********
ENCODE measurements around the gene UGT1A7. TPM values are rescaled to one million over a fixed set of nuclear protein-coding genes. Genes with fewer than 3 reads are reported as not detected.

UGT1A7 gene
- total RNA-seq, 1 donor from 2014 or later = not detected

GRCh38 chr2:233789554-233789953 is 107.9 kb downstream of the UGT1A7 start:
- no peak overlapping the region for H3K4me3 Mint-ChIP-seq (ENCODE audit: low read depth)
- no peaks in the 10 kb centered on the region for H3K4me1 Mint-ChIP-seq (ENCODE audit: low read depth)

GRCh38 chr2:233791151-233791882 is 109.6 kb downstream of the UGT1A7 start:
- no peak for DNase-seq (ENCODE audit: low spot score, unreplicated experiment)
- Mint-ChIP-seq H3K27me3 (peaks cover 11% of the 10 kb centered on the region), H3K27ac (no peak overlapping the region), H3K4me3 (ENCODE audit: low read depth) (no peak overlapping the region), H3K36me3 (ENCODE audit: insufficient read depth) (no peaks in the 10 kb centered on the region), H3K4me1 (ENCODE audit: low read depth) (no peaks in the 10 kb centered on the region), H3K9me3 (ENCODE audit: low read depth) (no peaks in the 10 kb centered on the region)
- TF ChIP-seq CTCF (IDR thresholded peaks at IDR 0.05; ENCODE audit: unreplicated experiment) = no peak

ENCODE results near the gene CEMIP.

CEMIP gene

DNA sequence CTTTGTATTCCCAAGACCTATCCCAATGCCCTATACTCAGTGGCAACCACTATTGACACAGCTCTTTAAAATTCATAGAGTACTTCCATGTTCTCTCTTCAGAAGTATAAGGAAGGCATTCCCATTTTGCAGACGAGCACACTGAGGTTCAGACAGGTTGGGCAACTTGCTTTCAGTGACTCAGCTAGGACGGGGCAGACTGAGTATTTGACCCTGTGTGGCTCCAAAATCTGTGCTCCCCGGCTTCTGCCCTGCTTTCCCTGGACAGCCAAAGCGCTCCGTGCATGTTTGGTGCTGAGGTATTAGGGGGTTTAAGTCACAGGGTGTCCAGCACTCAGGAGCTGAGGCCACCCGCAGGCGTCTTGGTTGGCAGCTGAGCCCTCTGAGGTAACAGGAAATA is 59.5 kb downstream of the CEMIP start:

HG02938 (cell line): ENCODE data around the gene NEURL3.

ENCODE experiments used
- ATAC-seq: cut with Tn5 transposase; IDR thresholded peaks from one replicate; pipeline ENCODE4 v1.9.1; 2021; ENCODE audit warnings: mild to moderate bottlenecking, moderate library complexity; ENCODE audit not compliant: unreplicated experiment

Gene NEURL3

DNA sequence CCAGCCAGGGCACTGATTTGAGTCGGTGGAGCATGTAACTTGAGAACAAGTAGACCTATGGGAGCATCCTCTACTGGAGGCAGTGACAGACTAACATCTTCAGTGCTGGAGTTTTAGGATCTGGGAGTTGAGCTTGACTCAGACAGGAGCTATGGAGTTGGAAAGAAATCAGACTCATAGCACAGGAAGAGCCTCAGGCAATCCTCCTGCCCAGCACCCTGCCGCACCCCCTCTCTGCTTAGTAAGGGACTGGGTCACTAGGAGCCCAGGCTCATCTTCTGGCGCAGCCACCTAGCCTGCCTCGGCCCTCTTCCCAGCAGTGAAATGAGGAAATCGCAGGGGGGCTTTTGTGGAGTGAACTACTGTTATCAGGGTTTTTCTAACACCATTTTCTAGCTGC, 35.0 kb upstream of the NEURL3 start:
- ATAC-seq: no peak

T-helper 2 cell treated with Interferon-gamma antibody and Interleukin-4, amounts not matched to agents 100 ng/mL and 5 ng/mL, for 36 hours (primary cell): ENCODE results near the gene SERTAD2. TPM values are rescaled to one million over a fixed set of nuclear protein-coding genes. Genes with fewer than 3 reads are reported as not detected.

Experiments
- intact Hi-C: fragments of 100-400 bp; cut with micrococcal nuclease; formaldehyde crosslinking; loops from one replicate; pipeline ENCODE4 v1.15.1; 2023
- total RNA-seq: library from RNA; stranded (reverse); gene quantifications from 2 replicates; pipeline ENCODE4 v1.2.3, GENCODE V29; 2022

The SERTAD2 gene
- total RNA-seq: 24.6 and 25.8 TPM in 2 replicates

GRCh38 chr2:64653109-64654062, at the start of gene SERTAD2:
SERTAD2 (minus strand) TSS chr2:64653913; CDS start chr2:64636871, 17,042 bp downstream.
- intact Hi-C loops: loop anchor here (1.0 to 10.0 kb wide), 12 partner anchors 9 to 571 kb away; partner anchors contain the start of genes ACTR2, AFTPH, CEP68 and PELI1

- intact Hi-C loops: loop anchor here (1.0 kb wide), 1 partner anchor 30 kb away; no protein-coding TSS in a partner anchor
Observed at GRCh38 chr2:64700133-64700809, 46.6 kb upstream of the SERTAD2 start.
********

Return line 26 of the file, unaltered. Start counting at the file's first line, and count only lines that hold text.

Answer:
GRCh38 chr2:64653109-64654062, at the start of gene SERTAD2: